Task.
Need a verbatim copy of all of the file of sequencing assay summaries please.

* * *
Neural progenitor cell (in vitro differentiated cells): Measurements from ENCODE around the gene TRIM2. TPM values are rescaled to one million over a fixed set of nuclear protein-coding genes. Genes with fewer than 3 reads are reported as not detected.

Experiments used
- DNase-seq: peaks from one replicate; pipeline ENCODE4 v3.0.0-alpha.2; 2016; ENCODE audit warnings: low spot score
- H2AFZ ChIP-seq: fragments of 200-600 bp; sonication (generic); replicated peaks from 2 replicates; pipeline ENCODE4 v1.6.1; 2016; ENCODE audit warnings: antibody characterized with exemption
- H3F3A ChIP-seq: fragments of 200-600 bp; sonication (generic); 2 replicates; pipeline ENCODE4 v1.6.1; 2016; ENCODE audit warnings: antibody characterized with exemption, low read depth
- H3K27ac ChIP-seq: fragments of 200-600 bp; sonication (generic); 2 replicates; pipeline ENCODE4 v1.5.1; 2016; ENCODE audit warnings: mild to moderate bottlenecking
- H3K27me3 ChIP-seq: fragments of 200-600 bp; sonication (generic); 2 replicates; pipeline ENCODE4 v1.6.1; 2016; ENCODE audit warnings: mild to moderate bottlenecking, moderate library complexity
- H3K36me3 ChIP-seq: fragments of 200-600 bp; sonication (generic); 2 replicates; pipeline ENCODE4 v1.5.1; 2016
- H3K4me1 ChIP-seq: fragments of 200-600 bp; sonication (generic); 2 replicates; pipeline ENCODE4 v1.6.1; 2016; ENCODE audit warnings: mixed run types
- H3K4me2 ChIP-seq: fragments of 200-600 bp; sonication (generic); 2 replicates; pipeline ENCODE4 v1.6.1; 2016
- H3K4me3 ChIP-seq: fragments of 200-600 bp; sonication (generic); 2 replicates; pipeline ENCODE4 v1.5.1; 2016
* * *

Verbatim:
Neural progenitor cell (in vitro differentiated cells): Measurements from ENCODE around the gene TRIM2. TPM values are rescaled to one million over a fixed set of nuclear protein-coding genes. Genes with fewer than 3 reads are reported as not detected.

Experiments used
- DNase-seq: peaks from one replicate; pipeline ENCODE4 v3.0.0-alpha.2; 2016; ENCODE audit warnings: low spot score
- H2AFZ ChIP-seq: fragments of 200-600 bp; sonication (generic); replicated peaks from 2 replicates; pipeline ENCODE4 v1.6.1; 2016; ENCODE audit warnings: antibody characterized with exemption
- H3F3A ChIP-seq: fragments of 200-600 bp; sonication (generic); 2 replicates; pipeline ENCODE4 v1.6.1; 2016; ENCODE audit warnings: antibody characterized with exemption, low read depth
- H3K27ac ChIP-seq: fragments of 200-600 bp; sonication (generic); 2 replicates; pipeline ENCODE4 v1.5.1; 2016; ENCODE audit warnings: mild to moderate bottlenecking
- H3K27me3 ChIP-seq: fragments of 200-600 bp; sonication (generic); 2 replicates; pipeline ENCODE4 v1.6.1; 2016; ENCODE audit warnings: mild to moderate bottlenecking, moderate library complexity
- H3K36me3 ChIP-seq: fragments of 200-600 bp; sonication (generic); 2 replicates; pipeline ENCODE4 v1.5.1; 2016
- H3K4me1 ChIP-seq: fragments of 200-600 bp; sonication (generic); 2 replicates; pipeline ENCODE4 v1.6.1; 2016; ENCODE audit warnings: mixed run types
- H3K4me2 ChIP-seq: fragments of 200-600 bp; sonication (generic); 2 replicates; pipeline ENCODE4 v1.6.1; 2016
- H3K4me3 ChIP-seq: fragments of 200-600 bp; sonication (generic); 2 replicates; pipeline ENCODE4 v1.5.1; 2016